One Writer’s Journey

October 17, 2017

5 Senses: Use As Many As Possible When You Write

One of the things that Darcy Pattison has writers do in her Novel Metamorphosis workshop is to catalog sensory perceptions for a particular scene.  Don’t be satisfied with 3 or 4 details total. Darcy asks you to come up with 3 details per sense per scene.

Why so many?  Sensory details make your writing more realistic. They help pull your reader into the story.

The problem is that people are good at seeing and sometimes at hearing.  Smelling and tasting?  It depends on the scene since it is easy to include smell and taste at a meal or smell in a flower garden, but not so easy when walking down a corridor.

The importance of writing with the senses was again emphasized when I read “Using Physicality to Bring Your Characters (And Your Fiction) to Life.” Joan Dempsey wrote this guest post for the Writer’s Digest blog.  Dempsey explains that using specific sensory perceptions make the characters seem more real because they sense the same things we sense. They can also be a great way to demonstrate character emotion without saying “Hillary was mad.”  “Eddie was happy.”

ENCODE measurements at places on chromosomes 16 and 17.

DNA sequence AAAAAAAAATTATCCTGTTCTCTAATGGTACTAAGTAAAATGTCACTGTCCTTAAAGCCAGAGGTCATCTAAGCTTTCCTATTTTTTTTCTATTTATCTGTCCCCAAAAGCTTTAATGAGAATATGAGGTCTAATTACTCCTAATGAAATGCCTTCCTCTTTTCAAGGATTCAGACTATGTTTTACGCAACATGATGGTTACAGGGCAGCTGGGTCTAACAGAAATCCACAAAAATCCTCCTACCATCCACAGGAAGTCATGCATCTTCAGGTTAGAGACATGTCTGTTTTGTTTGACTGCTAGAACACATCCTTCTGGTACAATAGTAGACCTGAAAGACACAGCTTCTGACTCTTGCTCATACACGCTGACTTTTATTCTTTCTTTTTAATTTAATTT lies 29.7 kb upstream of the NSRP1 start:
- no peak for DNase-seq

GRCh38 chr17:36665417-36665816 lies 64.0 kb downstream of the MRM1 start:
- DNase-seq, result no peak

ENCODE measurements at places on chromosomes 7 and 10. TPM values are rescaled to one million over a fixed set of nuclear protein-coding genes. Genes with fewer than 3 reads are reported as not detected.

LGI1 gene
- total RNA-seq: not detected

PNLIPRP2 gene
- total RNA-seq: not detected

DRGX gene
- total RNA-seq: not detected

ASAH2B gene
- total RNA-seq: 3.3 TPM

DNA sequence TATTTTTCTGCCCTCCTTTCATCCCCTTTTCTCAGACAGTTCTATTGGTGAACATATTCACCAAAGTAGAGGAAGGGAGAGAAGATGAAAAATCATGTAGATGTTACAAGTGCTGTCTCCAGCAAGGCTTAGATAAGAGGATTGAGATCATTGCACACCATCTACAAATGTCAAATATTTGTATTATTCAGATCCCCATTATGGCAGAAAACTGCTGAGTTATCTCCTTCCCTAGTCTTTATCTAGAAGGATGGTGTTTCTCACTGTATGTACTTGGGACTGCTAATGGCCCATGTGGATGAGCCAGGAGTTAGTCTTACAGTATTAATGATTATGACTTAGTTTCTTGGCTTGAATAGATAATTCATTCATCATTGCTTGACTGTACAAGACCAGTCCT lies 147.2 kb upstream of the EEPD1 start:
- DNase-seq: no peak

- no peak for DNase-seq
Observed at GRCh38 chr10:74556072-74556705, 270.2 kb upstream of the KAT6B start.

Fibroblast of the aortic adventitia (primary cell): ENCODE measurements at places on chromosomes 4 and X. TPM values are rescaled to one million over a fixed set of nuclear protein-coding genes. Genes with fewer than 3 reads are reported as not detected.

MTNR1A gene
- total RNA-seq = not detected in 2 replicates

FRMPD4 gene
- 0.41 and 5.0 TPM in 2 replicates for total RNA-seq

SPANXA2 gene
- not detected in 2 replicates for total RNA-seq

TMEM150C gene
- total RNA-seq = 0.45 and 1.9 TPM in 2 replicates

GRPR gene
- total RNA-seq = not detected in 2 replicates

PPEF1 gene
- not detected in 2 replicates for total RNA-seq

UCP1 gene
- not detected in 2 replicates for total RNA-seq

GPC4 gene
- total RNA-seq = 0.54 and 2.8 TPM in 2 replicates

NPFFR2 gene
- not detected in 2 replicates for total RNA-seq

In my WIP, I know I’ve worked in plenty of visual detail.  That one tends to be easy for me. We writers tend to describe various characters visually including details on height, build and hair color.  And I’ve also included visual details about the scenery. My character is in the mountains and I note the things that she sees.

Beyond that, I know I’ve worked in some sounds.  There’s wind.  There rock grinding on rock.  And there are foot falls not to mention an unfamiliar language.

But I need to do more with touch.  I have some information about temperature, but that’s it.  And given the fact that she slides down a rocky incline, that just won’t do!

As always, taste and smell are going to be tough. I know what I can do for smell but taste?  That one is going to require some thought.  But it will be worth the effort.  Because working in these details will help bring my characters, setting and story to life for my readers.




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